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Renal Failure

Volume 87: debated on Tuesday 26 November 1985

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asked the Secretary of State for Social Services what change there has been in the resources devoted to end-stage renal failure over the past five years; if he will indicate statistically the growth or decline in such provision; and if he will make a statement.

The provision of services for adult renal patients is a health authority responsibility, and information on the resources devoted to renal services is not collected centrally. Each regional health authority has agreed to accept new renal patients for treatment at an annual rate of at least 40 per million population by 1987, and we are monitoring their progress. The annual take-on rate in England rose from 21·0 per million in 1979 to 35·7 per million in 1984, and in a number of regions the 40 per million target has already been exceeded. The treatment of renal patients under the age of 16 was designated as a supra regional service from April 1984, and the funds allocated for its provision since then were £2,808,000 in 1984–85 and £3,343,000 in 1985–86 (both at 1985–86 cash levels). We expect to announce the 1986–87 allocation within the next few weeks.

asked the Secretary of State for Social Services how many people died of kidney failure over the past five years; if he will estimate what proportion of these people could have been saved if suitable kidney and transplant facilities had been available; and if he will make a statement.

This information is not collectd centrally in the form requested. Office of Population Censuses and Surveys figures for England and Wales, given below, show the total number of cases where nephritis, nephrotic syndrome and nephrosis, chronic renal failure, and renal failure, unspecified, were recorded as the primary cause of death.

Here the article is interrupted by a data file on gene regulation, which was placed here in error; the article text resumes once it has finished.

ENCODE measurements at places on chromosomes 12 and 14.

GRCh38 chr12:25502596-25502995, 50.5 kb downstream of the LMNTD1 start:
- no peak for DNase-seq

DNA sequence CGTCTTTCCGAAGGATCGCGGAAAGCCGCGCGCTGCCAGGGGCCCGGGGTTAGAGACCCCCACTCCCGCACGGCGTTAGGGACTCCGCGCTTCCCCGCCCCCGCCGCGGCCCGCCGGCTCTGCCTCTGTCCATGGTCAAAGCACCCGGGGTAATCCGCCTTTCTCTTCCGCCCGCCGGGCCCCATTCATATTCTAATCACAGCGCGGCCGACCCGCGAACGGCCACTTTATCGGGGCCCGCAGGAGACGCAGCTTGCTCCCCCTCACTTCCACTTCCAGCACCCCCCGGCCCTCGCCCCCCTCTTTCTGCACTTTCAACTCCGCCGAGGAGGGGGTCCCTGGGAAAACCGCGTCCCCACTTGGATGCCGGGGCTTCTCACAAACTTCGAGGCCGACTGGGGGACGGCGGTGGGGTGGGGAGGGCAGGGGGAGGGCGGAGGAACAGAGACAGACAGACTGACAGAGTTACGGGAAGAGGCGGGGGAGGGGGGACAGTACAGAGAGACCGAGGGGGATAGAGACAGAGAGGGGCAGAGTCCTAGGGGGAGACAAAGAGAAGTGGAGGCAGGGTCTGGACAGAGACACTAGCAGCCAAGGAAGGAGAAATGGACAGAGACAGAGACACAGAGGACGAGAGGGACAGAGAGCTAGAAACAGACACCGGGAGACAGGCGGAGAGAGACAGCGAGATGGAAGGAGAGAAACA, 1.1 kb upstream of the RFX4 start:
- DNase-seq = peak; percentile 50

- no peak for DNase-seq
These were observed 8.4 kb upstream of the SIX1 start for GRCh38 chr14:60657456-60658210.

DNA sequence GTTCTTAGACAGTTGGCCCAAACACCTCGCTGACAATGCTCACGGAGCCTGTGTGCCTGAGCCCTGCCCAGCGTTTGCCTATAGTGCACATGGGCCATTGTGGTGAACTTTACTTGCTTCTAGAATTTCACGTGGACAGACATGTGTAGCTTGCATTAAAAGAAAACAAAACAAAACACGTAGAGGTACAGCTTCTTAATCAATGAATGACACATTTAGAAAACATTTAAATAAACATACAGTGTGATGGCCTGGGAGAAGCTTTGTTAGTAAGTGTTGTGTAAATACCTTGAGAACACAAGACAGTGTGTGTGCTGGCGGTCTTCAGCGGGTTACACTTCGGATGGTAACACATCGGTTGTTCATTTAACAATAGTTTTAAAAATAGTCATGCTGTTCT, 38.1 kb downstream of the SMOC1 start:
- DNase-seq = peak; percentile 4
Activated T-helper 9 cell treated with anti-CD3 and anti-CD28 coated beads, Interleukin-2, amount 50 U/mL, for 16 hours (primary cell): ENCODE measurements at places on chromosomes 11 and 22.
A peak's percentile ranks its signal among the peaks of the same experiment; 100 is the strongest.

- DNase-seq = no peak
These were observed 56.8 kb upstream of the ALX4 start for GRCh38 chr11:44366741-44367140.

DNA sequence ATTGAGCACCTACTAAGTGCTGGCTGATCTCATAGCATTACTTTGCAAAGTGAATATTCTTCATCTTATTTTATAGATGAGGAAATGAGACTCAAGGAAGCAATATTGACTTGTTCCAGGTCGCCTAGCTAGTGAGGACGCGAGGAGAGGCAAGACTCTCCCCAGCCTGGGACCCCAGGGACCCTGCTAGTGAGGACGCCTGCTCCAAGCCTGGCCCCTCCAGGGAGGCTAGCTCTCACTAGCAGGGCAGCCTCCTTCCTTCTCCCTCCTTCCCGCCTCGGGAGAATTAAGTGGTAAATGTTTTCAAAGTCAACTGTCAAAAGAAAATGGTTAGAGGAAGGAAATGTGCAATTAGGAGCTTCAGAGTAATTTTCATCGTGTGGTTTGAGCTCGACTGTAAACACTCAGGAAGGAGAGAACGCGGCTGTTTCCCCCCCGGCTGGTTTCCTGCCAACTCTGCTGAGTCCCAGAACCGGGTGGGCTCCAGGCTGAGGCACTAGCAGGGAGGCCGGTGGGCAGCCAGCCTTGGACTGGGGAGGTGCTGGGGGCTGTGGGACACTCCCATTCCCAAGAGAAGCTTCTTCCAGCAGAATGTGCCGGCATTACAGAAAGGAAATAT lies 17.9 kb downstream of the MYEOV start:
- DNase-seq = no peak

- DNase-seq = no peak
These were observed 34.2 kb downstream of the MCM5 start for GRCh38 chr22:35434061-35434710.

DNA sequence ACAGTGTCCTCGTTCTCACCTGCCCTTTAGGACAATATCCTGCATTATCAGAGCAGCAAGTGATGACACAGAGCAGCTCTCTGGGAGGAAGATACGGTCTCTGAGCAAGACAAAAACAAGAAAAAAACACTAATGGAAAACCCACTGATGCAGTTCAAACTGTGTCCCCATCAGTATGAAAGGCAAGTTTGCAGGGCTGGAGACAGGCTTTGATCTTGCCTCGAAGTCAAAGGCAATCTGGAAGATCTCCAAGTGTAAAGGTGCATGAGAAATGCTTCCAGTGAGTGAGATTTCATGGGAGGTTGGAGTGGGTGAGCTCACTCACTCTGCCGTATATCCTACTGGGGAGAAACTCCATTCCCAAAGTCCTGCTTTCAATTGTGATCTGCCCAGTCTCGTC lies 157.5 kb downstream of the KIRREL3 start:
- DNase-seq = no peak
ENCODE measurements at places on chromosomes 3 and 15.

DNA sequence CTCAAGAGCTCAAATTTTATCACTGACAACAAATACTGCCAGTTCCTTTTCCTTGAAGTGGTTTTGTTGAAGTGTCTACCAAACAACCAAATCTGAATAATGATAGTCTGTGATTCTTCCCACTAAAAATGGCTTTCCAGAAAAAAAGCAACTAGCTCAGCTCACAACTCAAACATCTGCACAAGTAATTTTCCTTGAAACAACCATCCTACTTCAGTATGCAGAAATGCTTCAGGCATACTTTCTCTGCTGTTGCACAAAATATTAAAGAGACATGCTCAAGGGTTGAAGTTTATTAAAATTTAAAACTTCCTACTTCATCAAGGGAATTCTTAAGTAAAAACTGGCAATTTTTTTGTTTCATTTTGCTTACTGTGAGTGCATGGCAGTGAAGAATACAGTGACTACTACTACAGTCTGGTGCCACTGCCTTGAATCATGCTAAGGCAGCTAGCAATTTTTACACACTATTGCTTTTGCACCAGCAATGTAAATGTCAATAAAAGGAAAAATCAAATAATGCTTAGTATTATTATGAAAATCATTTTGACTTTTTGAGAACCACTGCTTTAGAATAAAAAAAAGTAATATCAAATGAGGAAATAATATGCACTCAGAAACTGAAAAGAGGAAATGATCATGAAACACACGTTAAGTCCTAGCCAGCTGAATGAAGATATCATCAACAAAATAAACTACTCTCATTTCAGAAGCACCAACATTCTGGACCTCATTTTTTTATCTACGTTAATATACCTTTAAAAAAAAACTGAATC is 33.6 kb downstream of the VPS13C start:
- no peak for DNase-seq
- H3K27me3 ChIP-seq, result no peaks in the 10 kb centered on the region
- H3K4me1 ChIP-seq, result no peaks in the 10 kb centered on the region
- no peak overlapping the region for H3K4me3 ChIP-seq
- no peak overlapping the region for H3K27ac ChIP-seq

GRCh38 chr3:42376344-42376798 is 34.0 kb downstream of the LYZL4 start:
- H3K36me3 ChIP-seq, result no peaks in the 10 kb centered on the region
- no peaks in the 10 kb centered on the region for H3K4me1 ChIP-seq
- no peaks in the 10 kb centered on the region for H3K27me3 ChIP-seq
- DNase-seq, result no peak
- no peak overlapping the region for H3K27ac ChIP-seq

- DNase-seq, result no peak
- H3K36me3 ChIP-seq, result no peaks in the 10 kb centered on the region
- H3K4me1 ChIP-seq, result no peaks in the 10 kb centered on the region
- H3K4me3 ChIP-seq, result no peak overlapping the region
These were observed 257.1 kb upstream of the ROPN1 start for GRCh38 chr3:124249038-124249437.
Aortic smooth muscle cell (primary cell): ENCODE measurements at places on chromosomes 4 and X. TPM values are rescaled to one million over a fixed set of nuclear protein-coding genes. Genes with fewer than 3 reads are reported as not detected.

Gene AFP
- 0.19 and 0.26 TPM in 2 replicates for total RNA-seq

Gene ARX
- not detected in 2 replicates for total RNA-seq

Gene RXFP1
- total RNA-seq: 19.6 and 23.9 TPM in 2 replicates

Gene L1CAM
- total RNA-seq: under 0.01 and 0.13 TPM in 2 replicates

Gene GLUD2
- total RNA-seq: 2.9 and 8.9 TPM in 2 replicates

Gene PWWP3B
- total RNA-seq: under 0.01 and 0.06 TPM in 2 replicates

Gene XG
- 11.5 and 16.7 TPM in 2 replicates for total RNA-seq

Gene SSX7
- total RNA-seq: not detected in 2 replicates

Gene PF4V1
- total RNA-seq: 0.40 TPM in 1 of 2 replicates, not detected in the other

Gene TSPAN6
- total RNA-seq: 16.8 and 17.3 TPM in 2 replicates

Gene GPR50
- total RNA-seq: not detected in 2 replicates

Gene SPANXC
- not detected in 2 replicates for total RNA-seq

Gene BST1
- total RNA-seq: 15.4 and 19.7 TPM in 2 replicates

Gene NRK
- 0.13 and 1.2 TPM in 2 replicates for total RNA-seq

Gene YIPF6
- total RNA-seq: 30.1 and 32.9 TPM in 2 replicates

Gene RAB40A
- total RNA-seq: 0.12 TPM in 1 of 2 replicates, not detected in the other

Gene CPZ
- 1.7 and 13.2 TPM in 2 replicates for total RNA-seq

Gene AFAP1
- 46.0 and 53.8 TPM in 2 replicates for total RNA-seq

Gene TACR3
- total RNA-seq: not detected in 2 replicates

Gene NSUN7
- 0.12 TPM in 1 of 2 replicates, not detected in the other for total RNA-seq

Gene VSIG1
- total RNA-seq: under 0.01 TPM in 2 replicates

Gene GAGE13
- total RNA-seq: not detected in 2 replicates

* 1984 figures are not compatible with those for earlier years because of a change in data coding.
These totals exclude cases, such as diabetic nephropathy, where the data coding classifies the death under the primary disease causing renal failure.

It is impossible to estimate the proportion of people who might not have died if more treatment facilities had been available. Some of those who died would have been receiving treatment and the majority of cases recorded would not be regarded as treatable because of the presence of other diseases.

asked the Secretary of State for Social Services what has been the growth or decline in care of end-stage renal failure patients in terms of home dialysis, hospital dialysis continuous ambulatory peritoneal dialysis and transplants over the past five years; and if he will make a statement.

According to data provided by the European Dialysis and Transplant Association, the numbers of renal patients on treatment at 31 December during each of the years shown were as follows:

Home dialysisHospital dialysisCAPD*With functioning transplant
* Continuous ambulatory peritoneal dialysis.